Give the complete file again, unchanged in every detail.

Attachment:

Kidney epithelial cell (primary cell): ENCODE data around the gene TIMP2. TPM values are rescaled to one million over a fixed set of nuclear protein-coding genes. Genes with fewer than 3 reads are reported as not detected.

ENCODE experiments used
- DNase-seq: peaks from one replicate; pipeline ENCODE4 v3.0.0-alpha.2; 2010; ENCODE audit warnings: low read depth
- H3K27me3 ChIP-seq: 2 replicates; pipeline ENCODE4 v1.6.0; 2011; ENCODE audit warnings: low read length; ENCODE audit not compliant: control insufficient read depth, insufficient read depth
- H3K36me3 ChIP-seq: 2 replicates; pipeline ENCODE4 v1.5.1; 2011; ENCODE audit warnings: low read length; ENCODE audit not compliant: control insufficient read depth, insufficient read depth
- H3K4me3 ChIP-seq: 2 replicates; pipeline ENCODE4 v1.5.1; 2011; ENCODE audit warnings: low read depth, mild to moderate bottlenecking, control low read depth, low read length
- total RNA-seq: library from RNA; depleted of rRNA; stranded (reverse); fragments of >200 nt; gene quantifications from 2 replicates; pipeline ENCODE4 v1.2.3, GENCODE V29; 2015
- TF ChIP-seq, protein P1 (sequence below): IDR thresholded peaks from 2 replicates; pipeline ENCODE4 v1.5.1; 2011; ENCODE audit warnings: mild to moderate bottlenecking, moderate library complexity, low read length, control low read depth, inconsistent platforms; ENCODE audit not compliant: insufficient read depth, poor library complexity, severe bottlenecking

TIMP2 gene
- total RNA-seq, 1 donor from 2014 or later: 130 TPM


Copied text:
Kidney epithelial cell (primary cell): ENCODE data around the gene TIMP2. TPM values are rescaled to one million over a fixed set of nuclear protein-coding genes. Genes with fewer than 3 reads are reported as not detected.

ENCODE experiments used
- DNase-seq: peaks from one replicate; pipeline ENCODE4 v3.0.0-alpha.2; 2010; ENCODE audit warnings: low read depth
- H3K27me3 ChIP-seq: 2 replicates; pipeline ENCODE4 v1.6.0; 2011; ENCODE audit warnings: low read length; ENCODE audit not compliant: control insufficient read depth, insufficient read depth
- H3K36me3 ChIP-seq: 2 replicates; pipeline ENCODE4 v1.5.1; 2011; ENCODE audit warnings: low read length; ENCODE audit not compliant: control insufficient read depth, insufficient read depth
- H3K4me3 ChIP-seq: 2 replicates; pipeline ENCODE4 v1.5.1; 2011; ENCODE audit warnings: low read depth, mild to moderate bottlenecking, control low read depth, low read length
- total RNA-seq: library from RNA; depleted of rRNA; stranded (reverse); fragments of >200 nt; gene quantifications from 2 replicates; pipeline ENCODE4 v1.2.3, GENCODE V29; 2015
- TF ChIP-seq, protein P1 (sequence below): IDR thresholded peaks from 2 replicates; pipeline ENCODE4 v1.5.1; 2011; ENCODE audit warnings: mild to moderate bottlenecking, moderate library complexity, low read length, control low read depth, inconsistent platforms; ENCODE audit not compliant: insufficient read depth, poor library complexity, severe bottlenecking

TIMP2 gene
- total RNA-seq, 1 donor from 2014 or later: 130 TPM